Temperature January has proved a very cold month – matching the mood. Cold enough for 25mm snow of Sunday 24th. It has sunk to freezing point or below on 18 mornings - and stayed there on 7 afternoons and the maximum was only 47oF [8.5oC]. January was definitely a below average sort of month! The Daily Mail reported this week that it was nationally the coldest January weather for some time. I can agree that, in the Oldbury, the afternoons on average were coldest, at 35oF, since Peter started his records in 2012.
Rainfall January has not been as wet as December, but it has still been very wet. This makes river flooding inevitable and it has been worrying since at least 22nd January [Storm Christophe] with no respite in prospect. The town is almost cut off by floods again – and the lawns are exceedingly soggy!
Conclusion A Miserable January in so many ways – although some would welcome the rare and real snow. The floods are worrying into February and the only optimism is the increasing pace of vaccinations for those over 70. We shall have to wait and see if sunlight - and some freedom - follows.
John's December 2020 Reflections
Peter's Photos from 2020
The lock-down started on 24 March and, as I reflect on 1 January, we are in Day 312 of an almost total lockdown in Tier 4!. On Boxing Day, we entered Lock-down III in Tier 3 closely followed by Tier 4 on 31 December because of negative statistics even in this area. We realise that we shall not now meet in public until Easter 2021 at the earliest but, this Autumn, our meetings have been held “virtual by Zoom” – both well attended, attracting an average of 33 pcs, and we shall continue to meet virtually in the Spring from 28 January 2021.
Temperature December has proved a very cool month – matching the mood with pubs restricted. It has sunk to freezing point or below on 10 mornings. These levels were also reached on 6 afternoons and the maximum was only 46oF [8oC]. December was a below average sort of month, while the year was slightly above average in the morning and below in the afternoons.
Rainfall December has been a very wet month [with 2 exceptions] since 2012 and following relatively dry Novembers. It was the wettest December since Peter started collecting data in 2003. Not surprisingly, as in February, the town was briefly cut off by floods. The lawns are exceedingly soggy! The year like 2019 saw above average rainfall - with a wet February [floods which caused the loss of a meeting], August and October.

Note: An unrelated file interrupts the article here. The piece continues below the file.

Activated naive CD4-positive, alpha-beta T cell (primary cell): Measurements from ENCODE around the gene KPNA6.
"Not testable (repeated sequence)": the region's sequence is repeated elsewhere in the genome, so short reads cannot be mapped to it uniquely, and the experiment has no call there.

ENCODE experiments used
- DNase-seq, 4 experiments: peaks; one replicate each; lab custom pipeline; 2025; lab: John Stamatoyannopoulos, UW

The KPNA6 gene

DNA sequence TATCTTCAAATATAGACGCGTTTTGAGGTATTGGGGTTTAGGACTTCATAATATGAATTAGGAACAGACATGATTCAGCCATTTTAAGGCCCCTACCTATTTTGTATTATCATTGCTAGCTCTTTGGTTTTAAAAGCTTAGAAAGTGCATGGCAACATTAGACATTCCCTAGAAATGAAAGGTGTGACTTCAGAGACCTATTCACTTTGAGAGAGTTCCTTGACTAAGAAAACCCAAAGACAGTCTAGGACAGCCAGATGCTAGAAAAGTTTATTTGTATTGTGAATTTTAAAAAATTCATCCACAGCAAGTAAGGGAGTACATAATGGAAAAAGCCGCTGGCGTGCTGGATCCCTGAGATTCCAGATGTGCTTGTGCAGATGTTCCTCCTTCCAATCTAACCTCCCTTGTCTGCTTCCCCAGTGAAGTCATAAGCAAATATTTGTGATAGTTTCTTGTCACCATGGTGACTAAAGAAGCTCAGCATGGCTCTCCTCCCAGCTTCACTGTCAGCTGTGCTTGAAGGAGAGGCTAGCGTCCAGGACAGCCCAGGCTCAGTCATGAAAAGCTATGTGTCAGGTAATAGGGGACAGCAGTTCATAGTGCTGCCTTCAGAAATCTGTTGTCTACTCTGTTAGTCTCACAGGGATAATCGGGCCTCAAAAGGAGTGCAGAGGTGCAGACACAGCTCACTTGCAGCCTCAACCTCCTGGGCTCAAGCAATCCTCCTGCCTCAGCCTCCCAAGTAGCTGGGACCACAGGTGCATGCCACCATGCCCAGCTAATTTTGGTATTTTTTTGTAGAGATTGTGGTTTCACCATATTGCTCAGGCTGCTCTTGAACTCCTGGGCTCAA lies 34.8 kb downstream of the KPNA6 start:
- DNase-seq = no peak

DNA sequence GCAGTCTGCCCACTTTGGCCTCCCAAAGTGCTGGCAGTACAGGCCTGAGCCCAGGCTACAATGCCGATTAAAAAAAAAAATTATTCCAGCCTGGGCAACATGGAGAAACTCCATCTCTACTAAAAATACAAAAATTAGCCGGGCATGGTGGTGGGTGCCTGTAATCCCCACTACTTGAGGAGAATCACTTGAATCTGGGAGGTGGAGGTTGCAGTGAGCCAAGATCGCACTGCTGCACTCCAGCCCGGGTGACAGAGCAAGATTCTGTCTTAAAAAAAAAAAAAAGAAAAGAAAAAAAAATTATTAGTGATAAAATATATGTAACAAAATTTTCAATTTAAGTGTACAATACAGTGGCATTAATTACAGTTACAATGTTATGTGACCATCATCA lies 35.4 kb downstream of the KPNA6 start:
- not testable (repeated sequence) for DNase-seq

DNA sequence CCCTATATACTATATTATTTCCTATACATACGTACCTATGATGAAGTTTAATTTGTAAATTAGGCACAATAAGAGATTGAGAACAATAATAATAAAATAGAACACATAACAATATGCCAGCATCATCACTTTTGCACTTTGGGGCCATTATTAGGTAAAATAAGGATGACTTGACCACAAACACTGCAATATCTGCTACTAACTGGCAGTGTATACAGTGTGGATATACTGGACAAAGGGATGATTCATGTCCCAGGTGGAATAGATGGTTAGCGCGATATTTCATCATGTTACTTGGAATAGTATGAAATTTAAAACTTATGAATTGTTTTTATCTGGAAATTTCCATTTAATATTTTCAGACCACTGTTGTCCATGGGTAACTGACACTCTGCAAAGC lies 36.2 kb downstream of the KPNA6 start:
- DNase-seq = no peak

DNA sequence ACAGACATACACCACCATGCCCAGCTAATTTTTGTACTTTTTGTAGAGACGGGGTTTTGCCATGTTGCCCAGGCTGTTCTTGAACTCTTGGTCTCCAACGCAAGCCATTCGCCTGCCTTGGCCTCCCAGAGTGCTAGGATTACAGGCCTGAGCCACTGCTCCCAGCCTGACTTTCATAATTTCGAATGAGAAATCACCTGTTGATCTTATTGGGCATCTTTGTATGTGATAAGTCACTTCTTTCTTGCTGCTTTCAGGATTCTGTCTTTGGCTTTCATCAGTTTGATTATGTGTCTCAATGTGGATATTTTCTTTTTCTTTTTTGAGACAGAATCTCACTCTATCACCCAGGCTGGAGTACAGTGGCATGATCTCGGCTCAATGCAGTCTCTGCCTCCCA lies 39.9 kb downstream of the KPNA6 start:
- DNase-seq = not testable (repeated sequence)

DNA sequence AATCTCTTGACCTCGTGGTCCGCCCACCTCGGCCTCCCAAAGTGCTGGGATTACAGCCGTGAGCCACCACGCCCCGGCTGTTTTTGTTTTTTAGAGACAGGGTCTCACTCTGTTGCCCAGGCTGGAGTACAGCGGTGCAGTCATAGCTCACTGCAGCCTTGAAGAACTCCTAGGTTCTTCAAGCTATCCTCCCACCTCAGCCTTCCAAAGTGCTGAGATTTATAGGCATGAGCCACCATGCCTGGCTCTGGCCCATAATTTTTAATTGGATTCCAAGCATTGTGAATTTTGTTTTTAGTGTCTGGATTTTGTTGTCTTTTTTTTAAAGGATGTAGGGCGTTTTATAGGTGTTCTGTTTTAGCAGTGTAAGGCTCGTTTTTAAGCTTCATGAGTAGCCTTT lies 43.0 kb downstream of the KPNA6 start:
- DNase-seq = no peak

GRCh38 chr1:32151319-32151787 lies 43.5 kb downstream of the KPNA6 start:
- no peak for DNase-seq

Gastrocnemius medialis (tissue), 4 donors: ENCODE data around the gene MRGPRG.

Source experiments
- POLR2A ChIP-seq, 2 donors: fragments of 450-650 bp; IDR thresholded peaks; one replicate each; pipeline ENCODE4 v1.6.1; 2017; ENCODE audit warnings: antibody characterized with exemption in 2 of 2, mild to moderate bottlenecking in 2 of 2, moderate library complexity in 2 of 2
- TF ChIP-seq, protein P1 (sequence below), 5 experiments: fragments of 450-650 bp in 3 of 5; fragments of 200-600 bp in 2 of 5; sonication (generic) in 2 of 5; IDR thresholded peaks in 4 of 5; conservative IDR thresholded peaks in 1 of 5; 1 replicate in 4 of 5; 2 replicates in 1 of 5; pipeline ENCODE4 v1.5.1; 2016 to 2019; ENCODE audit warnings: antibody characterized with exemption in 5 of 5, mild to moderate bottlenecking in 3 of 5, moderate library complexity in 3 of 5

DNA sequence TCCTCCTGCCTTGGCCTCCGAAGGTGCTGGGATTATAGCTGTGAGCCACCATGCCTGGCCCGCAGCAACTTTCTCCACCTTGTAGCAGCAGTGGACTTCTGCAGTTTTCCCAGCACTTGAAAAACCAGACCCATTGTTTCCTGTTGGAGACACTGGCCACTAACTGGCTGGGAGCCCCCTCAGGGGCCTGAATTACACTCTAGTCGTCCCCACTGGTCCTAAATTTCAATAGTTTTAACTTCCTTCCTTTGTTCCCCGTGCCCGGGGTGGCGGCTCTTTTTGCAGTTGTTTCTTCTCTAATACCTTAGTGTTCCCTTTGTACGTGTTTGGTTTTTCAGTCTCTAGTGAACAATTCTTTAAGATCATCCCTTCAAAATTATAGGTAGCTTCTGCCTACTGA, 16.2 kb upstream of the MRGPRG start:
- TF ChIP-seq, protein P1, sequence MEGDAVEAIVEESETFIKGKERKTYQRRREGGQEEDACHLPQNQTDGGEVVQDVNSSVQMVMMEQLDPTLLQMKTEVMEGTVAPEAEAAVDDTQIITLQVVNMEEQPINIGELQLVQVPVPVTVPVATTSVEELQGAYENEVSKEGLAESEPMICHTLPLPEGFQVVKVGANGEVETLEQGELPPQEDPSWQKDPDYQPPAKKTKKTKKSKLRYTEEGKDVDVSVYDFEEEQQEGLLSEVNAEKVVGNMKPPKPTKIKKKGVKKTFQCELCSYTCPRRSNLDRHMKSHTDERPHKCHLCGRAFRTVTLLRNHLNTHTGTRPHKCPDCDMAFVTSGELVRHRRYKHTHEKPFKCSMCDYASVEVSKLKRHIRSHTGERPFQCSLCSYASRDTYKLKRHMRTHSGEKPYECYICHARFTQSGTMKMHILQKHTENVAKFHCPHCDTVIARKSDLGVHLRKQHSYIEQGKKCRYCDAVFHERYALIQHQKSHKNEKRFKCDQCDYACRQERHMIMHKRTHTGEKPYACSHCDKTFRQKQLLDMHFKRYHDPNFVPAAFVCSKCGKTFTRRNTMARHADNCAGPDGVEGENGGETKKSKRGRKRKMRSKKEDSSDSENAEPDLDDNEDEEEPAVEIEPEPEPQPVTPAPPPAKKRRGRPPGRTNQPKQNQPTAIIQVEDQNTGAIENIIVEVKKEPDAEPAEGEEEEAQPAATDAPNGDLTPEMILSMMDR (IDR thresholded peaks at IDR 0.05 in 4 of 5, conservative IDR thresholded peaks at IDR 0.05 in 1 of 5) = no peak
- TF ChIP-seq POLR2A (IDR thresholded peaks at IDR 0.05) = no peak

Conclusion Still Gloomy in so many ways – but at the end of the month there were two glimmers of hope with a vaccine. We shall have to wait and see if sunlight follows.
John's November 2020 Reflections
John's October 2020 Reflections
John's September 2020 Reflections
John's August 2020 Refelections
The lock-down started on 24 March and, as I reflect on 2 September, we are in Day 194. THS has lost all meetings this half season and we shall not now meet in public until January 2021 at the earliest. In the Autumn, our meetings start on 17 September and will be “virtual by Zoom”. I managed to escape to France on the 2nd and, as Autumn begins, still feel very safe on our woodland campsite SW of Bordeaux, but we accept that we shall be quarantined on return once again in the garden! It has been extremely hot here – over 40oC - but highest temperatures are now down to early 30s. Living close to nature one is aware of the sun’s habits and it is clearly rising later and setting earlier. In the Oldbury, August seems to have been a little disappointing, with a lot of rain and wind. We anticipate having to tame a wild garden during our second lock down.